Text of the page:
You have probably heard it dozens of times in the last year: the current residential real estate market is a seller’s market, and communities all over the country are seeing so much demand that builders can hardly keep up. California, unfortunately, is seeing some of the worst in the current explosion of prices. For many Californians, the most recent burst in demand and shortage of affordable housing feels sudden, but a deep dive into the last 15 years or so reveals that the current scarcity is actually the inevitable result of years of too little building and underinvestment.
The Shortage: A Long Time in The Making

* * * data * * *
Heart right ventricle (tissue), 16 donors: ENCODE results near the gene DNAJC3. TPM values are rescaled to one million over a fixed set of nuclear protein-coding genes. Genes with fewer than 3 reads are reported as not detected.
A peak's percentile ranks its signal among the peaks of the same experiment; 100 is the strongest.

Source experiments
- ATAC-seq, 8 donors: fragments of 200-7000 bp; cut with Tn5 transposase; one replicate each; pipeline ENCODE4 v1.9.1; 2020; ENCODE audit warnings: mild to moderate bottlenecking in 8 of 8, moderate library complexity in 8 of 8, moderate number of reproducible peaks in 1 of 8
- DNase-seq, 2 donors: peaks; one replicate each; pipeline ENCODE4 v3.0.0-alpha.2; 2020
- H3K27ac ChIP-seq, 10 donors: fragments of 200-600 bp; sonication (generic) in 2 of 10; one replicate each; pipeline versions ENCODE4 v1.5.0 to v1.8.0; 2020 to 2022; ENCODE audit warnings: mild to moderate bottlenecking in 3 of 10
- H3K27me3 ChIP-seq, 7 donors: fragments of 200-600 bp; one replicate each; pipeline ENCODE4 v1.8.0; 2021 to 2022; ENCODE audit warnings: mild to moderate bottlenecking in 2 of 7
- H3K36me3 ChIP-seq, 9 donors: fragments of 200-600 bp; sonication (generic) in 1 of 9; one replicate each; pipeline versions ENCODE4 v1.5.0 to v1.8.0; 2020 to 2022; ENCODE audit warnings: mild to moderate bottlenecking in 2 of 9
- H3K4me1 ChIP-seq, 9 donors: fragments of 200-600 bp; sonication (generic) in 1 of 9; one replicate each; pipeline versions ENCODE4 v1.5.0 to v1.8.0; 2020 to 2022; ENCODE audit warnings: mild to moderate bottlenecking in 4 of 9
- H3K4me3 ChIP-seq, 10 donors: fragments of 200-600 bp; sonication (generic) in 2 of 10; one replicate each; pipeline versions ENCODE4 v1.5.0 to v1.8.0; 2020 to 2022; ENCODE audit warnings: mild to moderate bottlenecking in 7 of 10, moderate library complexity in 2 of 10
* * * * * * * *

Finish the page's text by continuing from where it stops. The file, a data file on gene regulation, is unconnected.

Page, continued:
Writing for Inman.com, Libertina Brandt traces the confluence of factors that resulted in the current housing shortage back to the 2008 recession. Since the 2008 recession, when construction jobs were cut in masse, she explains, builders have not been keeping up with demand, and the record-low interest rates of the last year have hit an under-prepared industry that was unable to react quickly enough to rising demand among new home buyers. The inevitable result of skyrocketing demand and largely static inventory, as Brandt writes, is impressive: “In April, the median existing-home sales price [in California] rose by 19.1 percent year over year to $341,600, a record high.” Of course, it takes a long time to hire workers, plan construction, and build housing. The federal reserve, however, can lower interest rates at the drop of a hat. Builders have been unable to pivot quickly enough to the evolving demand for homes! Of course, these kinds of crises are complicated, and myriad other social trends have also contributed to the current situation.